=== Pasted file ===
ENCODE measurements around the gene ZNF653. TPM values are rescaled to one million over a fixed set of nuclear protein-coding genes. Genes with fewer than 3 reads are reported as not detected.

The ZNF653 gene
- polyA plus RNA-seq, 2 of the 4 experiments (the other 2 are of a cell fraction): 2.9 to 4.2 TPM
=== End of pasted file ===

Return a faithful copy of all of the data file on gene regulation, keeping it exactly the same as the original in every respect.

ENCODE measurements around the gene ZNF653. TPM values are rescaled to one million over a fixed set of nuclear protein-coding genes. Genes with fewer than 3 reads are reported as not detected.

The ZNF653 gene
- polyA plus RNA-seq, 2 of the 4 experiments (the other 2 are of a cell fraction): 2.9 to 4.2 TPM